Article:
ECS 311: ASSESSMENT STRATEGIES The processes of assessment and evaluation are integral parts of the cycle of planning, teaching, assessing and reporting. They involve gathering evidence of what a student knows, understands and is able to demonstrate, and interpreting the data to make judgments and decisions about that information and the student’s learning needs. The best assessment of student learning involves a wide range of assessment strategies and tools. This document was developed to provide teachers and school-based administrators with a resource that is a practical and straight forward guide to getting started in the use of an assessment strategy. Each strategy is explained in terms of what it is and when it might be used and includes examples or anecdotes that illustrate the specific strategy.Principles for assessment and record-keeping practicesAssessment is a deliberate process used to provide feedback and evidence for making judgments about students’ learning in relation to targeted objectives. Continuous assessment and providing helpful feedback to students are integral parts of both learning and teaching.
Assessment purposes include the following:
To provide diagnostic information to students, parents and teachers
To enable students, parents and teachers to ascertain students’ progress in learning
To help teachers plan instructional programs
Assessment activities should therefore:
Be an integral and continuing part of the teaching program
Be based on clear assessment criteria that have been explained to students
Provide a range of information that, taken as a whole, allows judgments about levels of achievement
Be directed at what students have been taught and can reasonably be expected to have learned
Allow opportunities for both peer- and self-assessment in addition to teacher assessment
Lead to the production or collection of portfolios of work upon which to base a final judgment of students learning over a period.
How can teachers and schools keep records that are both manageable and allow reliable assessments?
Reliable assessment must be both comprehensive and manageable. A key question for teachers to pose when developing a record-keeping plan is: “Are my present assessment and record-keeping procedures efficient and comprehensive enough to enable me to make reliable judgments about student levels of achievement?" Comprehensive record-keeping procedure Each day students provide evidence of their understanding in many ways - through explanations, discussions, projects, and questions. This evidence of student learning can be lost if there is no conscious effort to keep track of their work. Teachers need a variety of assessment strategies to inform ongoing teaching and to report progress to students and parents. Traditional paper-and-pencil tests reflect only a part of the classroom experience. A broad-based approach to assessment creates a more meaningful portrait of what students know and can do. A variety of record-keeping and reporting strategies are needed to capture other evidence of growth in students. A comprehensive assessment toolbox could include:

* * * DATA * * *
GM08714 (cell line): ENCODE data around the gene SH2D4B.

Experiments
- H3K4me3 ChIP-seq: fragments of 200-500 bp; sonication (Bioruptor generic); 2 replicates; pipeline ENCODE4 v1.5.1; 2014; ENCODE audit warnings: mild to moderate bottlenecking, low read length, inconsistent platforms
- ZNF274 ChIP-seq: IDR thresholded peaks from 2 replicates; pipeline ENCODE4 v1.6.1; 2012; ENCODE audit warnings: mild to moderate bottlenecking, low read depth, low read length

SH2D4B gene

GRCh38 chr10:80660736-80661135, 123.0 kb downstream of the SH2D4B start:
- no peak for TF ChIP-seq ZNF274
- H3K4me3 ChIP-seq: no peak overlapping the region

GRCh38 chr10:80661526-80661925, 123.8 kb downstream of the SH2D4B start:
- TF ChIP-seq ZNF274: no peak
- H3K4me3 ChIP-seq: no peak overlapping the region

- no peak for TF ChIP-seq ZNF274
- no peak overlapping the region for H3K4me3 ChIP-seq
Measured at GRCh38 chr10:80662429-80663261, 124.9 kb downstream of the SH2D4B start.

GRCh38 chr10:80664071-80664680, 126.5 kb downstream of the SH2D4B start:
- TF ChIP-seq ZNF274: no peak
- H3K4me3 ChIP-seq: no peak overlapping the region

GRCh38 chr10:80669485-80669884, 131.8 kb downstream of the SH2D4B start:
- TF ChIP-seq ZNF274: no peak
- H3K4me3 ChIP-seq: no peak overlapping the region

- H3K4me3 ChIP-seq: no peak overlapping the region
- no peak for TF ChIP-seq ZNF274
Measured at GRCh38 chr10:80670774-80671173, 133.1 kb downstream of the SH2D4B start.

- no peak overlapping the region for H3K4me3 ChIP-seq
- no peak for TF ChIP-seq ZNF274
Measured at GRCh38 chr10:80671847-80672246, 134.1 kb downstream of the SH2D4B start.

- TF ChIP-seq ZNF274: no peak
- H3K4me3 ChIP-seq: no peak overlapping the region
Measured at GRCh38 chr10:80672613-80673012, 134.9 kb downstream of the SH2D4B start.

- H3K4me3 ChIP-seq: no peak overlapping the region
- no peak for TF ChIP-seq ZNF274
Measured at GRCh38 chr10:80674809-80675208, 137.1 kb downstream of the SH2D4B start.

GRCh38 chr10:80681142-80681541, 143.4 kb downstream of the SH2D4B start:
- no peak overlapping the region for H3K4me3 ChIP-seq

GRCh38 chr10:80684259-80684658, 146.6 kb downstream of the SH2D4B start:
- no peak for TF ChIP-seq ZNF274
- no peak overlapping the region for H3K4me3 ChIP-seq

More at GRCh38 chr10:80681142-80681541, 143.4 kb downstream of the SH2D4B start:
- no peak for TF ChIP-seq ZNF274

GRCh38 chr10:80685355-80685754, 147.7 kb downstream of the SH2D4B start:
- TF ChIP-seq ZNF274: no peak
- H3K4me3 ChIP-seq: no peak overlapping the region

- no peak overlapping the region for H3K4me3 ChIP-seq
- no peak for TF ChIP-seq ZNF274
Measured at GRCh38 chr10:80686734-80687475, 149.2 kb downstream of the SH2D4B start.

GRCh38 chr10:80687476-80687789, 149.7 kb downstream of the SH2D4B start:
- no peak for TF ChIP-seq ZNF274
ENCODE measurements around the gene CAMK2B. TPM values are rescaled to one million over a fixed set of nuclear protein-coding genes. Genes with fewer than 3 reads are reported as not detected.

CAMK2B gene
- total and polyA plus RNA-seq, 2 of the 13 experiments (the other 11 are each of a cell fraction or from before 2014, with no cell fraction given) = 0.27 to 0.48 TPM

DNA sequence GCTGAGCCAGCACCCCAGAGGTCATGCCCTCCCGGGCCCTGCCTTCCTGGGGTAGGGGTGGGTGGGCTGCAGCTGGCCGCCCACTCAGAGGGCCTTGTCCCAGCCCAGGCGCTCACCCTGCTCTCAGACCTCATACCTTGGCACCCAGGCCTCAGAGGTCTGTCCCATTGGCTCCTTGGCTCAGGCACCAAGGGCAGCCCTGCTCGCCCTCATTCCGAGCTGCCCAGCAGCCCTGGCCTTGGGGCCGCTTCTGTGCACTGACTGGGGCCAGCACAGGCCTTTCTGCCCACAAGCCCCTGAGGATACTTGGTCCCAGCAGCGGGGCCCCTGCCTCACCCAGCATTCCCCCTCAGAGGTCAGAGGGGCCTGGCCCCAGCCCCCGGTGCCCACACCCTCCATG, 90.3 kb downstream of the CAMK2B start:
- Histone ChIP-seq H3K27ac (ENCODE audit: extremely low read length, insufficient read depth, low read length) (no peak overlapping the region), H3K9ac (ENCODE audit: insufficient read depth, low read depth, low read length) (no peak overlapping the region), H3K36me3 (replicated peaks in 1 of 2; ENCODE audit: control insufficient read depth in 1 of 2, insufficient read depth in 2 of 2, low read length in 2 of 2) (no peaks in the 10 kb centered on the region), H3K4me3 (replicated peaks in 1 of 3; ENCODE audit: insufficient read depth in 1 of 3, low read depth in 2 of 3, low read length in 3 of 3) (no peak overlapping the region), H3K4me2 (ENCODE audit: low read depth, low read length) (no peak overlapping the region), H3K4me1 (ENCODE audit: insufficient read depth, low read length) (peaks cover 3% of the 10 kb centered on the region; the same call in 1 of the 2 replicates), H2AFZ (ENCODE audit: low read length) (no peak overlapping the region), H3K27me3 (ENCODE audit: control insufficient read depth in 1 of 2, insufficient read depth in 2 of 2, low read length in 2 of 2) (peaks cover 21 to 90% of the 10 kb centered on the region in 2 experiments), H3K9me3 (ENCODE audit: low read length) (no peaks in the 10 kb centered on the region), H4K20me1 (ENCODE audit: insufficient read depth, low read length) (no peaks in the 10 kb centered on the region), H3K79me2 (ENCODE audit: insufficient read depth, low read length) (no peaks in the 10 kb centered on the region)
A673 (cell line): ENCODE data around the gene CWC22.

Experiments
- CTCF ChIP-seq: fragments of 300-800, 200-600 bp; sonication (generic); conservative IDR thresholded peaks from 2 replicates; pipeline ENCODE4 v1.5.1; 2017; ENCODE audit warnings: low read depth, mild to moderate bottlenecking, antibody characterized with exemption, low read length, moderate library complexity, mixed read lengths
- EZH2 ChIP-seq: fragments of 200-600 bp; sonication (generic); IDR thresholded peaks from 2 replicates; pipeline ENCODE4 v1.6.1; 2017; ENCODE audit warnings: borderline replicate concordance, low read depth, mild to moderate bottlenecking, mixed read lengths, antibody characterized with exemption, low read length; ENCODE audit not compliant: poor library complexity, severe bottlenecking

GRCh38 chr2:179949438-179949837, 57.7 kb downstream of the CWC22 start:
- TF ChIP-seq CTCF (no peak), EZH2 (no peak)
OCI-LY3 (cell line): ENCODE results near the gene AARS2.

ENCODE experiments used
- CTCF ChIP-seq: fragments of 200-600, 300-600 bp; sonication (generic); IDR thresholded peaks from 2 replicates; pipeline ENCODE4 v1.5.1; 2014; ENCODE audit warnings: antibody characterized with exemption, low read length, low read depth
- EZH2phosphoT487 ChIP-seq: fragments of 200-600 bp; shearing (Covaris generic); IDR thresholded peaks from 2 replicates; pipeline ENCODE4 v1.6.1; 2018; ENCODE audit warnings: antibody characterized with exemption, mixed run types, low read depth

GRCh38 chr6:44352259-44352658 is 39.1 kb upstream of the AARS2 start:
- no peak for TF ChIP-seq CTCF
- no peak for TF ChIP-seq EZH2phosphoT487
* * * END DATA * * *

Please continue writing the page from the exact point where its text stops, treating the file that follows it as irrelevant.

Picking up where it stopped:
Adapting Assessment: tailoring to individual student needs. The adaptive dimension is a foundation of core curriculum that enables teachers to respond to the learning needs of students. The decisions a teacher makes regarding how the foundational objectives can best be achieved will guide how the course will be taught and, in turn, how students will be assessed. Adaptations to what students learn and how they learned requires that assessment also be adapted.
Interview and conferences: face to face conversation to assess, track, and monitor student growth
Kid watching/anecdotal records: open-ended, narrative observational notes, logs and records
Checklists: Structured, curriculum-based observation guides, charts and records
Tests and Quizzes: Written and oral, multiple-choice, true-false, matching and short response
Peer and Self Evaluations: checklist, logs, records, etc.
Grading and Reporting: Providing oral and written feedback on progress made.
Each of these are discussed separately in the pages that follow. Manageable Record keeping Procedures Accurate, current and accessible record keeping is a significant responsibility for teachers. Records of student achievement should be immediately available to the teacher, to administrators, to parents/guardians and to students. Developing an assessment plan that is both comprehensive and manageable is a challenging undertaking. Some priorities that will aid teachers in this task include:
Devising a simple method for keeping your student records current. A simple computer generated spreadsheet or charting method that can be up-dated quickly is useful for recording marks from tests, quizzes, projects, etc. Software is readily available for this purpose.
Keeping an individual student anecdotal file where you can note pertinent information on work habits or behavioural problems, as well as observations about student learning is essential. This information is useful when engaging students in goal setting processes and when you are preparing formal reports.
Encouraging students to keep on-going records that reflect their progress and goals. When students keep track of their growth they have more opportunity to learn about themselves as a learner.
Development of student portfolios that provide evidences of student learning. These portfolios will enlarge the view of what has been learned as well as provide a window into student thinking.
Ensuring a high degree of reliability by balancing objective assessments that are criterion-referenced with more subjective assessments.
Communicating to students how they will be assessed and graded and providing them with information about their progress.